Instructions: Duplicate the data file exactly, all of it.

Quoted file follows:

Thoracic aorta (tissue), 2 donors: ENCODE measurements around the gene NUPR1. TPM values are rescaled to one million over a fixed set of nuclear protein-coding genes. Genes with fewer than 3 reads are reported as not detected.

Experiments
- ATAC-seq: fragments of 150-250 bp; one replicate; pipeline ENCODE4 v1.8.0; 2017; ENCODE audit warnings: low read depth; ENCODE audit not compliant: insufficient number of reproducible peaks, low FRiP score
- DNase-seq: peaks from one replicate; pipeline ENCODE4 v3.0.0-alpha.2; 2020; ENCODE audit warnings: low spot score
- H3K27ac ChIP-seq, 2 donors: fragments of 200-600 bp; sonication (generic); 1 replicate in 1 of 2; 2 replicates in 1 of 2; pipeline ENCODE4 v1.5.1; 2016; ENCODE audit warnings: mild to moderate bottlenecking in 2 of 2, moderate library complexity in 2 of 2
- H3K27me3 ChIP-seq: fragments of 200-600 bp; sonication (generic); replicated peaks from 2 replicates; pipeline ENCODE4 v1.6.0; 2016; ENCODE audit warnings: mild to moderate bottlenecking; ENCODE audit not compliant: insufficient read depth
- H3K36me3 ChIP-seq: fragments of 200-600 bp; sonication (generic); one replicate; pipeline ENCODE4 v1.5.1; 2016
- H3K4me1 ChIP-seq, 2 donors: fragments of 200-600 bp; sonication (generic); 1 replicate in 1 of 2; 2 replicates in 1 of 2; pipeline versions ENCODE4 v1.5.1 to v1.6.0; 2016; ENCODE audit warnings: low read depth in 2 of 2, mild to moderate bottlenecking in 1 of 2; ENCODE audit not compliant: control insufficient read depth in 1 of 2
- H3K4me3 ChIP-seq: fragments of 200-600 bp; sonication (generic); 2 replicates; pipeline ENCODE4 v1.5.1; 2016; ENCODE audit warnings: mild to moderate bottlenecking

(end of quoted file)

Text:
Thoracic aorta (tissue), 2 donors: ENCODE measurements around the gene NUPR1. TPM values are rescaled to one million over a fixed set of nuclear protein-coding genes. Genes with fewer than 3 reads are reported as not detected.

Experiments
- ATAC-seq: fragments of 150-250 bp; one replicate; pipeline ENCODE4 v1.8.0; 2017; ENCODE audit warnings: low read depth; ENCODE audit not compliant: insufficient number of reproducible peaks, low FRiP score
- DNase-seq: peaks from one replicate; pipeline ENCODE4 v3.0.0-alpha.2; 2020; ENCODE audit warnings: low spot score
- H3K27ac ChIP-seq, 2 donors: fragments of 200-600 bp; sonication (generic); 1 replicate in 1 of 2; 2 replicates in 1 of 2; pipeline ENCODE4 v1.5.1; 2016; ENCODE audit warnings: mild to moderate bottlenecking in 2 of 2, moderate library complexity in 2 of 2
- H3K27me3 ChIP-seq: fragments of 200-600 bp; sonication (generic); replicated peaks from 2 replicates; pipeline ENCODE4 v1.6.0; 2016; ENCODE audit warnings: mild to moderate bottlenecking; ENCODE audit not compliant: insufficient read depth
- H3K36me3 ChIP-seq: fragments of 200-600 bp; sonication (generic); one replicate; pipeline ENCODE4 v1.5.1; 2016
- H3K4me1 ChIP-seq, 2 donors: fragments of 200-600 bp; sonication (generic); 1 replicate in 1 of 2; 2 replicates in 1 of 2; pipeline versions ENCODE4 v1.5.1 to v1.6.0; 2016; ENCODE audit warnings: low read depth in 2 of 2, mild to moderate bottlenecking in 1 of 2; ENCODE audit not compliant: control insufficient read depth in 1 of 2
- H3K4me3 ChIP-seq: fragments of 200-600 bp; sonication (generic); 2 replicates; pipeline ENCODE4 v1.5.1; 2016; ENCODE audit warnings: mild to moderate bottlenecking